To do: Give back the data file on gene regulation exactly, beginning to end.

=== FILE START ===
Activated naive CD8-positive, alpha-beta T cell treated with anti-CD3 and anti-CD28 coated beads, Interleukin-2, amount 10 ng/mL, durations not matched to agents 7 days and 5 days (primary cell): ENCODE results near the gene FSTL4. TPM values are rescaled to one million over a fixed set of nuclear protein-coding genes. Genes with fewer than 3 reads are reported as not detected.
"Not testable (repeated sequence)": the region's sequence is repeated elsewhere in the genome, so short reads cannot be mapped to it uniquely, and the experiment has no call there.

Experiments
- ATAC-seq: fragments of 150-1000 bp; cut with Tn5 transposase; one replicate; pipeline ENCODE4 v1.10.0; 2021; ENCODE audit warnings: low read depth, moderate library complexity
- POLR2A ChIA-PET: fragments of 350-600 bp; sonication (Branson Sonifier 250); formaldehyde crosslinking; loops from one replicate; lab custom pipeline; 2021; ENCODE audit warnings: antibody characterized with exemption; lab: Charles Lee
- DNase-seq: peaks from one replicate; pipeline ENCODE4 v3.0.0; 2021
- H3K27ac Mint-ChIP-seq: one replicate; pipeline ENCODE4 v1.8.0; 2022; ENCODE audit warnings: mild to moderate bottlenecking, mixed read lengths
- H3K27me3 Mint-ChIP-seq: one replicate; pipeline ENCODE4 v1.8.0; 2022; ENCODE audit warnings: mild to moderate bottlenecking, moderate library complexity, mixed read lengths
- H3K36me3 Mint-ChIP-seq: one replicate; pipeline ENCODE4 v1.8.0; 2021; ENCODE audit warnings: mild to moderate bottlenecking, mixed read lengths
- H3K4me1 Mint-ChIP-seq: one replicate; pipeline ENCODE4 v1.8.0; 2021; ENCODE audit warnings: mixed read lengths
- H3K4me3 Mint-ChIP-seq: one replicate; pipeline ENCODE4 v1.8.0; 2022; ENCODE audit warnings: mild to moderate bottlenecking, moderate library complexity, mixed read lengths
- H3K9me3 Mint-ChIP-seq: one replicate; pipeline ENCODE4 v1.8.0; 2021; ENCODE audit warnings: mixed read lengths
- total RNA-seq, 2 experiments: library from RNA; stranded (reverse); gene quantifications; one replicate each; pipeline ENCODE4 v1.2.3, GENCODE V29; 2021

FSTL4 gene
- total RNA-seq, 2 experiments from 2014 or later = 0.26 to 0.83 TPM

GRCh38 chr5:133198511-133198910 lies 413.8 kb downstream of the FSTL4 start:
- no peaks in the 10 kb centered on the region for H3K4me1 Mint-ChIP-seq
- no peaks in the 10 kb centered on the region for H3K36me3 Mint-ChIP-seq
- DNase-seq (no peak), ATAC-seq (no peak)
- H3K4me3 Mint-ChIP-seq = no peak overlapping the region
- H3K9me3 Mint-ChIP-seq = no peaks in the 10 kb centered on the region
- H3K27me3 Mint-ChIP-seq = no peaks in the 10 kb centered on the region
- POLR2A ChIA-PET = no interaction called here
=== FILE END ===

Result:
Activated naive CD8-positive, alpha-beta T cell treated with anti-CD3 and anti-CD28 coated beads, Interleukin-2, amount 10 ng/mL, durations not matched to agents 7 days and 5 days (primary cell): ENCODE results near the gene FSTL4. TPM values are rescaled to one million over a fixed set of nuclear protein-coding genes. Genes with fewer than 3 reads are reported as not detected.
"Not testable (repeated sequence)": the region's sequence is repeated elsewhere in the genome, so short reads cannot be mapped to it uniquely, and the experiment has no call there.

Experiments
- ATAC-seq: fragments of 150-1000 bp; cut with Tn5 transposase; one replicate; pipeline ENCODE4 v1.10.0; 2021; ENCODE audit warnings: low read depth, moderate library complexity
- POLR2A ChIA-PET: fragments of 350-600 bp; sonication (Branson Sonifier 250); formaldehyde crosslinking; loops from one replicate; lab custom pipeline; 2021; ENCODE audit warnings: antibody characterized with exemption; lab: Charles Lee
- DNase-seq: peaks from one replicate; pipeline ENCODE4 v3.0.0; 2021
- H3K27ac Mint-ChIP-seq: one replicate; pipeline ENCODE4 v1.8.0; 2022; ENCODE audit warnings: mild to moderate bottlenecking, mixed read lengths
- H3K27me3 Mint-ChIP-seq: one replicate; pipeline ENCODE4 v1.8.0; 2022; ENCODE audit warnings: mild to moderate bottlenecking, moderate library complexity, mixed read lengths
- H3K36me3 Mint-ChIP-seq: one replicate; pipeline ENCODE4 v1.8.0; 2021; ENCODE audit warnings: mild to moderate bottlenecking, mixed read lengths
- H3K4me1 Mint-ChIP-seq: one replicate; pipeline ENCODE4 v1.8.0; 2021; ENCODE audit warnings: mixed read lengths
- H3K4me3 Mint-ChIP-seq: one replicate; pipeline ENCODE4 v1.8.0; 2022; ENCODE audit warnings: mild to moderate bottlenecking, moderate library complexity, mixed read lengths
- H3K9me3 Mint-ChIP-seq: one replicate; pipeline ENCODE4 v1.8.0; 2021; ENCODE audit warnings: mixed read lengths
- total RNA-seq, 2 experiments: library from RNA; stranded (reverse); gene quantifications; one replicate each; pipeline ENCODE4 v1.2.3, GENCODE V29; 2021

FSTL4 gene
- total RNA-seq, 2 experiments from 2014 or later = 0.26 to 0.83 TPM

GRCh38 chr5:133198511-133198910 lies 413.8 kb downstream of the FSTL4 start:
- no peaks in the 10 kb centered on the region for H3K4me1 Mint-ChIP-seq
- no peaks in the 10 kb centered on the region for H3K36me3 Mint-ChIP-seq
- DNase-seq (no peak), ATAC-seq (no peak)
- H3K4me3 Mint-ChIP-seq = no peak overlapping the region
- H3K9me3 Mint-ChIP-seq = no peaks in the 10 kb centered on the region
- H3K27me3 Mint-ChIP-seq = no peaks in the 10 kb centered on the region
- POLR2A ChIA-PET = no interaction called here